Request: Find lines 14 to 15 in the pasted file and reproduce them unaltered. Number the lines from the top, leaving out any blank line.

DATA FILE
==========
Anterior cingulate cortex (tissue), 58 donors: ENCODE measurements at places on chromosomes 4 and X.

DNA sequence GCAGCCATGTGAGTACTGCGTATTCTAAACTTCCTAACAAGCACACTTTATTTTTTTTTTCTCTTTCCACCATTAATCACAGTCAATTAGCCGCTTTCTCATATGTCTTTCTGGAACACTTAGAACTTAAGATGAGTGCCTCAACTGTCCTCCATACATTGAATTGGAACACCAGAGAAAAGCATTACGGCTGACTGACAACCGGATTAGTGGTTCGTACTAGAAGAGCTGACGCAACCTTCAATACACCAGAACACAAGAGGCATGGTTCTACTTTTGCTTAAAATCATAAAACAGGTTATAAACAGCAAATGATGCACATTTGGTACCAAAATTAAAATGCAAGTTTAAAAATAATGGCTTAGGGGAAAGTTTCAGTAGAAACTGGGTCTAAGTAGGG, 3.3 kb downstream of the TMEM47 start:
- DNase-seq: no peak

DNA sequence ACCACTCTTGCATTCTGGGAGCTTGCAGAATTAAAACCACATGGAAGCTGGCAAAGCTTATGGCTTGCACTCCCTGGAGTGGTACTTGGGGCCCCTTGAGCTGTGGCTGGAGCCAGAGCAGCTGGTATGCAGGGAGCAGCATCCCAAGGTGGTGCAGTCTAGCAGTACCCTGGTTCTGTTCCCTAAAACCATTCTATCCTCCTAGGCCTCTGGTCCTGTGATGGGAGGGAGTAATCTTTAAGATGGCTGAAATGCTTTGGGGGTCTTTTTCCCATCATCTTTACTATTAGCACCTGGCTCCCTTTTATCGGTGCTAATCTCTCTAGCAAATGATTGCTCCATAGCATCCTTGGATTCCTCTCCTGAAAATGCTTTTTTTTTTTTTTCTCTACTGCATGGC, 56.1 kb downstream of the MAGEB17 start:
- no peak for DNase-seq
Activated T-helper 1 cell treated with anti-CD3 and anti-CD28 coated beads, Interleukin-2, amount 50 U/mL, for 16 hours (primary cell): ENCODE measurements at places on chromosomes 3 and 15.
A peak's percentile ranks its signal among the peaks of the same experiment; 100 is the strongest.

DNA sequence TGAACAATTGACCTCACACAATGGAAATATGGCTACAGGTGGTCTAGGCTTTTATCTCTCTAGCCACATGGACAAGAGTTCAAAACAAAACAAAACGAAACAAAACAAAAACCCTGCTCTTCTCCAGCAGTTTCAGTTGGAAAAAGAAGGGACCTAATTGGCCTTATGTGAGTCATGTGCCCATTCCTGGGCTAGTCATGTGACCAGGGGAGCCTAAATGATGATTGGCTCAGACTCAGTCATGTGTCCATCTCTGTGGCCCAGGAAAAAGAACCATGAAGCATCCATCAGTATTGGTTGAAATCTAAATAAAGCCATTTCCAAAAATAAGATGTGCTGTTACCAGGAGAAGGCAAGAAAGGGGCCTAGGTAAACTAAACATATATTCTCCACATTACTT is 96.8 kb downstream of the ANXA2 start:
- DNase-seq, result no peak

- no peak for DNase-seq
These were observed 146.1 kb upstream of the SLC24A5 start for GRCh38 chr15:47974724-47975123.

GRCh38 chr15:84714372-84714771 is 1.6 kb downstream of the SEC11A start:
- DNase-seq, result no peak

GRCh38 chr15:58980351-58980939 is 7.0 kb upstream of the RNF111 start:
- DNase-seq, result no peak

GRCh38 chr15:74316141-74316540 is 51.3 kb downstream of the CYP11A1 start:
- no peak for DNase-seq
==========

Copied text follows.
GRCh38 chr15:58980351-58980939 is 7.0 kb upstream of the RNF111 start:
- DNase-seq, result no peak